Science Reveals Why Nail Biters Are More At A Risk Of Getting The Coronavirus

Halfway through the third month of 2020 and the coronavirus is still at large with hundreds being admitted to the hospitals each day. The death toll from across the globe is already over 10,000 and the infected is over 200,000. Every day scientists and doctors are revealing new ways by which his disease can spread to make the public aware of what they should not be doing.

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One of those is biting their nails as it can help increase the chances of you getting the coronavirus.

1The coronavirus situation

As the coronavirus spreads like wildfire throughout the world. Currently, the number of official cases is around 245,000 and the death toll is at 10,000. Many countries are on lockdown with most of the world’s population self-quarantining themselves to stay safe. Doctors and medical works are doing their best to take care of the patients while researchers and scientists are trying to find a cure.

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2Try to make people aware

Social media is filled with people trying to make others aware of how to save themselves from this disease. The simplest and best way is to distance yourself from social gatherings and cover your face with a mask. The added and important step is to also wash your hand even you touch anything outside your home.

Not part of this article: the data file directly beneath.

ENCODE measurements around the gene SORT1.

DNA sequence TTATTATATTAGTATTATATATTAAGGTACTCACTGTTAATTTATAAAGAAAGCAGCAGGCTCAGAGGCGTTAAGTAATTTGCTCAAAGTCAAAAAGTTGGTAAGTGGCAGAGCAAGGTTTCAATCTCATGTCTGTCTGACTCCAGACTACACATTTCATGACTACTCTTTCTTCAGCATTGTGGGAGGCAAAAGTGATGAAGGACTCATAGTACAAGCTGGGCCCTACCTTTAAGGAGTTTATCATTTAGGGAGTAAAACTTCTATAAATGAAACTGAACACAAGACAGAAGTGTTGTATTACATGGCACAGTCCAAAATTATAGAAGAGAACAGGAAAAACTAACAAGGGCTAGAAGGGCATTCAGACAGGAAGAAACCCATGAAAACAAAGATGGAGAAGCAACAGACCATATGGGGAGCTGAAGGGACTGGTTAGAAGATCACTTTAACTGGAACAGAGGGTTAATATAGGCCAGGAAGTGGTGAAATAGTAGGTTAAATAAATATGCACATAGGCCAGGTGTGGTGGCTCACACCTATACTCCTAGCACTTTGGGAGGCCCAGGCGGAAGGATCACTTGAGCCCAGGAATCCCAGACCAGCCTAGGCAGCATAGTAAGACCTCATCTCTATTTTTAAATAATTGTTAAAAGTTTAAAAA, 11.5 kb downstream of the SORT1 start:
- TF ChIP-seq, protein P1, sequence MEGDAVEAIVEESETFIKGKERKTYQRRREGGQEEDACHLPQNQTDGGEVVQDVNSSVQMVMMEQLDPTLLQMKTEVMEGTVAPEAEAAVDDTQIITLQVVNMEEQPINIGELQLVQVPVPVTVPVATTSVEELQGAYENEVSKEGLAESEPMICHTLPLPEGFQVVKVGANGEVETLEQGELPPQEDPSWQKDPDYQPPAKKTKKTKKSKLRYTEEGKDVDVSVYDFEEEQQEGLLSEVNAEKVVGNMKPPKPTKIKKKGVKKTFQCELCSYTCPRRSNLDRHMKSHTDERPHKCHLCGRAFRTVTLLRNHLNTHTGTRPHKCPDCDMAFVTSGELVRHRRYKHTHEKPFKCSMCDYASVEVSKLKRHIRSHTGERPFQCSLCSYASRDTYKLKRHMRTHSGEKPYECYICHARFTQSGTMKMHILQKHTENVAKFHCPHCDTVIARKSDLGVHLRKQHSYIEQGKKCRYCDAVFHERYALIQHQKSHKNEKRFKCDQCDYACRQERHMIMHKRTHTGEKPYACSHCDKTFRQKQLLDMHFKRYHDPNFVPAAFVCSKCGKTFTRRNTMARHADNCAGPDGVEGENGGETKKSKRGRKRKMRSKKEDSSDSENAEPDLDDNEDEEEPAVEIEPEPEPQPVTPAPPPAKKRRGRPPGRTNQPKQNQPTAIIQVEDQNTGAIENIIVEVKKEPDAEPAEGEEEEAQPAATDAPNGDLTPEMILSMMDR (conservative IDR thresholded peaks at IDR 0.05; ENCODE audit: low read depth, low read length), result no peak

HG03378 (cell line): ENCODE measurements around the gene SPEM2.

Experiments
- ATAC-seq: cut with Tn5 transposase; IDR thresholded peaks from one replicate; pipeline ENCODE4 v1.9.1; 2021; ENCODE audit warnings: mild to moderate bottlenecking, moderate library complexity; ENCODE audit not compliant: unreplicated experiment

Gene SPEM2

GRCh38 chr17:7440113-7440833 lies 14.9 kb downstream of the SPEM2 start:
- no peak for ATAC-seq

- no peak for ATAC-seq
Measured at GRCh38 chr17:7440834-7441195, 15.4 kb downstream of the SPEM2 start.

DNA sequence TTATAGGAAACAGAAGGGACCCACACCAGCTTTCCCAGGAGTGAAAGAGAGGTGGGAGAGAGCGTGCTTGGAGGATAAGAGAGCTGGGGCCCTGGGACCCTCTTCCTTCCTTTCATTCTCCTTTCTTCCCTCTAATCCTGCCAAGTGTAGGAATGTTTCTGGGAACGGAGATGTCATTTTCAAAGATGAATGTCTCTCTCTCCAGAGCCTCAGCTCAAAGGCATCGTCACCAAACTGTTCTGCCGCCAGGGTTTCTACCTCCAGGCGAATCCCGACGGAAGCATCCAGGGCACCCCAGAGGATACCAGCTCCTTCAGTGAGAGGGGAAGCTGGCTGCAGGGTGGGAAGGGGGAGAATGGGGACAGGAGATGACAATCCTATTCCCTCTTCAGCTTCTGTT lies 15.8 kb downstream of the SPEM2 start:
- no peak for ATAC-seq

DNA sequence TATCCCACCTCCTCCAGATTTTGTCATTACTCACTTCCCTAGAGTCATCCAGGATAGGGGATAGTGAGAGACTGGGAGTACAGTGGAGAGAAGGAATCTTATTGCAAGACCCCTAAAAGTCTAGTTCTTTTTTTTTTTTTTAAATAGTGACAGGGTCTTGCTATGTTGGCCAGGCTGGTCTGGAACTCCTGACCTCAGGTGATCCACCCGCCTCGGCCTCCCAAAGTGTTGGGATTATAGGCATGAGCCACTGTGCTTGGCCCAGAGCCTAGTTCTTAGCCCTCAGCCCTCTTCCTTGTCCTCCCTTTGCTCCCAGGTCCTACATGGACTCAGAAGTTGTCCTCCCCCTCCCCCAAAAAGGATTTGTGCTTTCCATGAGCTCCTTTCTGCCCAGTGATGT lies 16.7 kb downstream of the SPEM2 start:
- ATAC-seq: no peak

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3Nail-biting is an issue

Purvi Parikh who is a disease specialist recently gave an interview where she discussed the connection between nail-biting and coronavirus. According to her our nails accumulate a lot of dirt and are a breeding ground for germs and bacteria. This is a fact and people with long nails are at a higher risk than others.

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Image Source: psychologytoday.com

4Long nails are bad

Appropriate hand hygiene includes diligently cleaning and trimming fingernails, which may harbor dirt and germs and can contribute to the spread of some infections, such as pinworms. Because of their length, longer fingernails can harbor more dirt and bacteria than short nails, thus potentially contributing to the spread of infection.

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Image Source: metro.co.uk

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